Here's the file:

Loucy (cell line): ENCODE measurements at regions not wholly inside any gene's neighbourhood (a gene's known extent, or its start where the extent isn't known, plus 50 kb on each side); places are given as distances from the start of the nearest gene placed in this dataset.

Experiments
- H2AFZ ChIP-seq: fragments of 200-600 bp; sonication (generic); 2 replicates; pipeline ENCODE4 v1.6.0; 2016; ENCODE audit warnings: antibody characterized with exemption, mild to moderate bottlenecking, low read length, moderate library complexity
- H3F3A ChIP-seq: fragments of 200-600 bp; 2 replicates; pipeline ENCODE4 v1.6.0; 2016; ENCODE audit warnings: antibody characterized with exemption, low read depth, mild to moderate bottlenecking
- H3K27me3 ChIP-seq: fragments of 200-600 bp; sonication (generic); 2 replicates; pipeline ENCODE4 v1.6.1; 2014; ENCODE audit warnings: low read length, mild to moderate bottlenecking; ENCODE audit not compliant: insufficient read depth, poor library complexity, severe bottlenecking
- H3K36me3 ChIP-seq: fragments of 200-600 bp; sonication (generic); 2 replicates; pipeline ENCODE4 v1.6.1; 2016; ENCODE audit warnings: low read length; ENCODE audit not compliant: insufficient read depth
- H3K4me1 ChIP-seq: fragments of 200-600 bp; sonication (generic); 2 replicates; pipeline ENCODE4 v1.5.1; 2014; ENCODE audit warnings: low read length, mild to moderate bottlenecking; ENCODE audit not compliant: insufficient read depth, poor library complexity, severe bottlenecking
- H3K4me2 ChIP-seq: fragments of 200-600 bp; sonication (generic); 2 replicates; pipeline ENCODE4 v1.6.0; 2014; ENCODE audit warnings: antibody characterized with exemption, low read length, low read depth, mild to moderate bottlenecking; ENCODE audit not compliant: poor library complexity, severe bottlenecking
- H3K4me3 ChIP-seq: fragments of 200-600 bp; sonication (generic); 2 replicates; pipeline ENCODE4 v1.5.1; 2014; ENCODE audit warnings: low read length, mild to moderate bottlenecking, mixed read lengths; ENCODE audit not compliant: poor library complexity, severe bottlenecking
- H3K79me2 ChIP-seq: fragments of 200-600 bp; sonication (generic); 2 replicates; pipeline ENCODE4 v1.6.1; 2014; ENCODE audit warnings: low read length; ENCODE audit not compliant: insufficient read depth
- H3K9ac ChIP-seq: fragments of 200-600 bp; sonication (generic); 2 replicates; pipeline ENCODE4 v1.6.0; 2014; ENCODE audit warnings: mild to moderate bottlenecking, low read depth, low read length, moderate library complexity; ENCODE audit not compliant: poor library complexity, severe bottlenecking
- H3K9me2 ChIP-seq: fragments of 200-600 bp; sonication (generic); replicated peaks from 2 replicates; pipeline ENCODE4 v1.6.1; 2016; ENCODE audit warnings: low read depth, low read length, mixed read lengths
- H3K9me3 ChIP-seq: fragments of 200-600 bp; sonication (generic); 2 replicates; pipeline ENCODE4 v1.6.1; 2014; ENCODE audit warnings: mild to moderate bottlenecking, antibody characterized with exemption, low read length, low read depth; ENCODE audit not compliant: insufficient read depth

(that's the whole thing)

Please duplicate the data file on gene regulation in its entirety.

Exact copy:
Loucy (cell line): ENCODE measurements at regions not wholly inside any gene's neighbourhood (a gene's known extent, or its start where the extent isn't known, plus 50 kb on each side); places are given as distances from the start of the nearest gene placed in this dataset.

Experiments
- H2AFZ ChIP-seq: fragments of 200-600 bp; sonication (generic); 2 replicates; pipeline ENCODE4 v1.6.0; 2016; ENCODE audit warnings: antibody characterized with exemption, mild to moderate bottlenecking, low read length, moderate library complexity
- H3F3A ChIP-seq: fragments of 200-600 bp; 2 replicates; pipeline ENCODE4 v1.6.0; 2016; ENCODE audit warnings: antibody characterized with exemption, low read depth, mild to moderate bottlenecking
- H3K27me3 ChIP-seq: fragments of 200-600 bp; sonication (generic); 2 replicates; pipeline ENCODE4 v1.6.1; 2014; ENCODE audit warnings: low read length, mild to moderate bottlenecking; ENCODE audit not compliant: insufficient read depth, poor library complexity, severe bottlenecking
- H3K36me3 ChIP-seq: fragments of 200-600 bp; sonication (generic); 2 replicates; pipeline ENCODE4 v1.6.1; 2016; ENCODE audit warnings: low read length; ENCODE audit not compliant: insufficient read depth
- H3K4me1 ChIP-seq: fragments of 200-600 bp; sonication (generic); 2 replicates; pipeline ENCODE4 v1.5.1; 2014; ENCODE audit warnings: low read length, mild to moderate bottlenecking; ENCODE audit not compliant: insufficient read depth, poor library complexity, severe bottlenecking
- H3K4me2 ChIP-seq: fragments of 200-600 bp; sonication (generic); 2 replicates; pipeline ENCODE4 v1.6.0; 2014; ENCODE audit warnings: antibody characterized with exemption, low read length, low read depth, mild to moderate bottlenecking; ENCODE audit not compliant: poor library complexity, severe bottlenecking
- H3K4me3 ChIP-seq: fragments of 200-600 bp; sonication (generic); 2 replicates; pipeline ENCODE4 v1.5.1; 2014; ENCODE audit warnings: low read length, mild to moderate bottlenecking, mixed read lengths; ENCODE audit not compliant: poor library complexity, severe bottlenecking
- H3K79me2 ChIP-seq: fragments of 200-600 bp; sonication (generic); 2 replicates; pipeline ENCODE4 v1.6.1; 2014; ENCODE audit warnings: low read length; ENCODE audit not compliant: insufficient read depth
- H3K9ac ChIP-seq: fragments of 200-600 bp; sonication (generic); 2 replicates; pipeline ENCODE4 v1.6.0; 2014; ENCODE audit warnings: mild to moderate bottlenecking, low read depth, low read length, moderate library complexity; ENCODE audit not compliant: poor library complexity, severe bottlenecking
- H3K9me2 ChIP-seq: fragments of 200-600 bp; sonication (generic); replicated peaks from 2 replicates; pipeline ENCODE4 v1.6.1; 2016; ENCODE audit warnings: low read depth, low read length, mixed read lengths
- H3K9me3 ChIP-seq: fragments of 200-600 bp; sonication (generic); 2 replicates; pipeline ENCODE4 v1.6.1; 2014; ENCODE audit warnings: mild to moderate bottlenecking, antibody characterized with exemption, low read length, low read depth; ENCODE audit not compliant: insufficient read depth